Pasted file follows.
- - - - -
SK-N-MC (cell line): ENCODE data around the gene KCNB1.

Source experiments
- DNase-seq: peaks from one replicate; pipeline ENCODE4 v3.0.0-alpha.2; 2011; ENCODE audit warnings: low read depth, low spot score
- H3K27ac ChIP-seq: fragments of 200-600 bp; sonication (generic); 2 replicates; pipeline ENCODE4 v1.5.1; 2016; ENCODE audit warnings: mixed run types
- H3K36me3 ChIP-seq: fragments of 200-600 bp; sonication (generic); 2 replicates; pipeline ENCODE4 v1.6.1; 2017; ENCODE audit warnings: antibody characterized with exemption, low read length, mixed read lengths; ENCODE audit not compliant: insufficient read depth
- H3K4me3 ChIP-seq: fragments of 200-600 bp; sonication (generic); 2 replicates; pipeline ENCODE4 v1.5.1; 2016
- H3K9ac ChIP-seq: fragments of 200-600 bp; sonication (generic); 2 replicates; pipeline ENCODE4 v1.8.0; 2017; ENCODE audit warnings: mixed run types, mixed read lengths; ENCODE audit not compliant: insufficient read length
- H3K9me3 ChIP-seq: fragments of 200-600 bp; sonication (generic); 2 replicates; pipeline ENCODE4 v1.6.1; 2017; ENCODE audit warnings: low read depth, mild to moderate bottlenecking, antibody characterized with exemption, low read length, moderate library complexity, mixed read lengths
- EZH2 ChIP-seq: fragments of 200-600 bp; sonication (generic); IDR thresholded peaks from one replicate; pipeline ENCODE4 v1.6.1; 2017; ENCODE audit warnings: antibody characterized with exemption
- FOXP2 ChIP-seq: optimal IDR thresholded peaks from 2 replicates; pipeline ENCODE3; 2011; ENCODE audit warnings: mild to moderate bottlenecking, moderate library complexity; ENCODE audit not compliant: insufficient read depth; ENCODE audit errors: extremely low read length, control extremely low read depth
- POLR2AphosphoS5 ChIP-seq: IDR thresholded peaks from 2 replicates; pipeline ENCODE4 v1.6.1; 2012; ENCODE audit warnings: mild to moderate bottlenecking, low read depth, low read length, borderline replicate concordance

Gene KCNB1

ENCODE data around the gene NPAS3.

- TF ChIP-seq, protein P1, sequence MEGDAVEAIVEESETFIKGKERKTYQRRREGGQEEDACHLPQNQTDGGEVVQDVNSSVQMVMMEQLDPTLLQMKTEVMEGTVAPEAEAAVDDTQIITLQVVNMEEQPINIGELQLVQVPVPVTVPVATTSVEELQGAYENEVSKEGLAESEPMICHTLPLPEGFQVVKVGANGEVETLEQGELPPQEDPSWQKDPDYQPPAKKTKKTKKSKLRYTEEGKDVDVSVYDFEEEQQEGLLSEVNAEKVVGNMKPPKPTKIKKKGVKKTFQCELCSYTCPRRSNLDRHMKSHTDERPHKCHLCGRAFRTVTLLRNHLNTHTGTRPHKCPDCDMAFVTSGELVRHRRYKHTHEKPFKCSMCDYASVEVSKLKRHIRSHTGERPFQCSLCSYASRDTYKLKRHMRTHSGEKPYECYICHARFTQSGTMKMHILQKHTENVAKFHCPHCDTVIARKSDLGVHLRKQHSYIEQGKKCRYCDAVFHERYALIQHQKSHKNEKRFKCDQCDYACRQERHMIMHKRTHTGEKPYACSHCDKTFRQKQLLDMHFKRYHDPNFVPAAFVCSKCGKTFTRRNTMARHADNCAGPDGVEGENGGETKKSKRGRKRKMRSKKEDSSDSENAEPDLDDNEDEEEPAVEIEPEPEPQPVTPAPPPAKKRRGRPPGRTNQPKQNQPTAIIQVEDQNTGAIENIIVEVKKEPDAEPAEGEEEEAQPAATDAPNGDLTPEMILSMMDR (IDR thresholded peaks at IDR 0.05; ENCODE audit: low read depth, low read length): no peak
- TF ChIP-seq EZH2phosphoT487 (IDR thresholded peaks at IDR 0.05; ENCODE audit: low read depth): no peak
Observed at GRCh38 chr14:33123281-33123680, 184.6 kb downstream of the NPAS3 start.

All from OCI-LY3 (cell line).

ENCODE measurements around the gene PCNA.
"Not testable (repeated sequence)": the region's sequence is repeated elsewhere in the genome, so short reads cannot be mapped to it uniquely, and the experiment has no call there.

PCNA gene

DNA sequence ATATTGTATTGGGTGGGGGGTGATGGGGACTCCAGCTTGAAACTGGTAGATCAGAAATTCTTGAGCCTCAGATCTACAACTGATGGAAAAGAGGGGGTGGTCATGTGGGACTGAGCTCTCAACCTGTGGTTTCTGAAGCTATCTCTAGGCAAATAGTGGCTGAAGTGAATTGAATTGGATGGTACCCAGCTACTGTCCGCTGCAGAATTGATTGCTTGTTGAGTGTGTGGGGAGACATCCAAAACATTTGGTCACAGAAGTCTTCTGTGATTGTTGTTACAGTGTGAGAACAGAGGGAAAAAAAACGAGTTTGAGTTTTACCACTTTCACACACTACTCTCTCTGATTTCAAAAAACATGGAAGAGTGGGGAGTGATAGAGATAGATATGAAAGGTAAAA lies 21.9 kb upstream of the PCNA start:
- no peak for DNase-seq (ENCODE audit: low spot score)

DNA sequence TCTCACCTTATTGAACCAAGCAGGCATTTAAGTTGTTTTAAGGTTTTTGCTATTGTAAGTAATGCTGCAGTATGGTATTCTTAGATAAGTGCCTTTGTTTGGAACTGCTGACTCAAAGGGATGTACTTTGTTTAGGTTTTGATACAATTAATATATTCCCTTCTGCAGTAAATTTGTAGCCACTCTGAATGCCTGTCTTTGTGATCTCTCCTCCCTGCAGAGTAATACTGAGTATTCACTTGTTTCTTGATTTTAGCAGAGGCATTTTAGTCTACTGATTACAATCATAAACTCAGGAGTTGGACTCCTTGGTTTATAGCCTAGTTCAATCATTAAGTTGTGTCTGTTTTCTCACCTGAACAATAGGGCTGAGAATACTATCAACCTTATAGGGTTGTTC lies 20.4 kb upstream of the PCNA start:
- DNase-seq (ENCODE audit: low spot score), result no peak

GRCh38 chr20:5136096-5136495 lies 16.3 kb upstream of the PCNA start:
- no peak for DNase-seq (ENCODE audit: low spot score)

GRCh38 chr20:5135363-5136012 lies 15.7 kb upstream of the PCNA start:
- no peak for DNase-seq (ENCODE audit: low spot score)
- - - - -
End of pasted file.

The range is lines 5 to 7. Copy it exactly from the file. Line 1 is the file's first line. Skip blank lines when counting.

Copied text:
- H3K36me3 ChIP-seq: fragments of 200-600 bp; sonication (generic); 2 replicates; pipeline ENCODE4 v1.6.1; 2017; ENCODE audit warnings: antibody characterized with exemption, low read length, mixed read lengths; ENCODE audit not compliant: insufficient read depth
- H3K4me3 ChIP-seq: fragments of 200-600 bp; sonication (generic); 2 replicates; pipeline ENCODE4 v1.5.1; 2016
- H3K9ac ChIP-seq: fragments of 200-600 bp; sonication (generic); 2 replicates; pipeline ENCODE4 v1.8.0; 2017; ENCODE audit warnings: mixed run types, mixed read lengths; ENCODE audit not compliant: insufficient read length